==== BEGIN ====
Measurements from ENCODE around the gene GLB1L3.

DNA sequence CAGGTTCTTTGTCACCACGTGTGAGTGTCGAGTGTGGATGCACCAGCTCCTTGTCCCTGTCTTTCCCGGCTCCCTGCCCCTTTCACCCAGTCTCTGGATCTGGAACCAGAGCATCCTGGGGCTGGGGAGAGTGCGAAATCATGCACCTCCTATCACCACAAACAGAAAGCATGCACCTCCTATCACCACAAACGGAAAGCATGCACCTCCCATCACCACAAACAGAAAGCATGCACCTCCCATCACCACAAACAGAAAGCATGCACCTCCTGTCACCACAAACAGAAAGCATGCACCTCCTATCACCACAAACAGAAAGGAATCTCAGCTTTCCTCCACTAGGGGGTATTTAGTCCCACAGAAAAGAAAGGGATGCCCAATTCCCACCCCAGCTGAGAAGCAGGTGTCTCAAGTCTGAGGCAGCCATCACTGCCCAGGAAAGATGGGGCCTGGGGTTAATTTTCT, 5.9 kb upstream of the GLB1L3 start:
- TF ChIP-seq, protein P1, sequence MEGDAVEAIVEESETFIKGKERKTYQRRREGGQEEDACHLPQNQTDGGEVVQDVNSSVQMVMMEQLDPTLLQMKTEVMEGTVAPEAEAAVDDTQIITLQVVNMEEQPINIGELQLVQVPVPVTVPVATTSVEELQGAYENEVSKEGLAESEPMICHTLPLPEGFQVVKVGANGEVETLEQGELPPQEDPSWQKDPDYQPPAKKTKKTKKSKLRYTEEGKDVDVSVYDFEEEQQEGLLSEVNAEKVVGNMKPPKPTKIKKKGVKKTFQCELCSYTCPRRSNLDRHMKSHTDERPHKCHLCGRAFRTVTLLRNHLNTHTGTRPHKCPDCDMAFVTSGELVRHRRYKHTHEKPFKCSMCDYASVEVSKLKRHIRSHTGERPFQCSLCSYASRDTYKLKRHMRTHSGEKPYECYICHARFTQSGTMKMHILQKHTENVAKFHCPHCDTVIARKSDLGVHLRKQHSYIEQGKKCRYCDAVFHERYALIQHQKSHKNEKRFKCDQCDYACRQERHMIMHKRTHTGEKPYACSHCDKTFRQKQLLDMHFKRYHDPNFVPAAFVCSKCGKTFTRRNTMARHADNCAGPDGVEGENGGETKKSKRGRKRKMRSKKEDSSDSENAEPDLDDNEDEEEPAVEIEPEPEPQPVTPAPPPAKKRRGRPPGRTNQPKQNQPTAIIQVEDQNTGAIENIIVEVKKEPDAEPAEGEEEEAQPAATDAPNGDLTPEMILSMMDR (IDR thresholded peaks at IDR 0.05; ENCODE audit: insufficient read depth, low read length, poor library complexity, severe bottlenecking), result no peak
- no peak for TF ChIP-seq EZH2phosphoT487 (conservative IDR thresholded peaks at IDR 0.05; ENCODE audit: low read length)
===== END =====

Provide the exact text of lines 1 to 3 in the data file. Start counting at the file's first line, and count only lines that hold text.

Measurements from ENCODE around the gene GLB1L3.

DNA sequence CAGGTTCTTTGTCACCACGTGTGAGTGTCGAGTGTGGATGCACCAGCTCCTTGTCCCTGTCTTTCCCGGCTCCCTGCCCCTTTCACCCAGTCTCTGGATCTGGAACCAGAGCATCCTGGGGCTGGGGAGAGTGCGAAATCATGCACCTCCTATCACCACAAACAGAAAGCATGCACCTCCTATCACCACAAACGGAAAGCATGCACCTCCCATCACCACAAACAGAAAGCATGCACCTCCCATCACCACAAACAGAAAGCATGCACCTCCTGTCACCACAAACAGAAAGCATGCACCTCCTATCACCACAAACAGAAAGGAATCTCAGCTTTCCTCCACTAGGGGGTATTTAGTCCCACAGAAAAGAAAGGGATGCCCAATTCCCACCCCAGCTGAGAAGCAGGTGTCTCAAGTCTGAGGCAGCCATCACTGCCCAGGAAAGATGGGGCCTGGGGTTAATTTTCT, 5.9 kb upstream of the GLB1L3 start:
- TF ChIP-seq, protein P1, sequence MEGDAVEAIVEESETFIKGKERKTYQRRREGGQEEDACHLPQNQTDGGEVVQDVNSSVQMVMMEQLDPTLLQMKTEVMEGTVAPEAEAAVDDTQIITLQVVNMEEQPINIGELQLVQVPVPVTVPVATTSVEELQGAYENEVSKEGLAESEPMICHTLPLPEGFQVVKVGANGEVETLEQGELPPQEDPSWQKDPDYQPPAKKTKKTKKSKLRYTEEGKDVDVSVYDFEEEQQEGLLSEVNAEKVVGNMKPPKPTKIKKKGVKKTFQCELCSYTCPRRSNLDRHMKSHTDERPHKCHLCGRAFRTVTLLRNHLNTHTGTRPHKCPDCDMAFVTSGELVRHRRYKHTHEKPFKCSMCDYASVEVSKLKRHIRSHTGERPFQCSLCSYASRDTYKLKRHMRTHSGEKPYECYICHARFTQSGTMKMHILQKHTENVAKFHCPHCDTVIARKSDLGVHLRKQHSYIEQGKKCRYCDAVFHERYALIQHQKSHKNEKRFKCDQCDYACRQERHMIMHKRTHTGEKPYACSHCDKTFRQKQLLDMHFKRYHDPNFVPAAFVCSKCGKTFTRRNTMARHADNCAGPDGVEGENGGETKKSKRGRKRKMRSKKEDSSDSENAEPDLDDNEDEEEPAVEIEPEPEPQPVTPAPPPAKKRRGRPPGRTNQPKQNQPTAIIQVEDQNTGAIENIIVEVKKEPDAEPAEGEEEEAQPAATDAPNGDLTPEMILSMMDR (IDR thresholded peaks at IDR 0.05; ENCODE audit: insufficient read depth, low read length, poor library complexity, severe bottlenecking), result no peak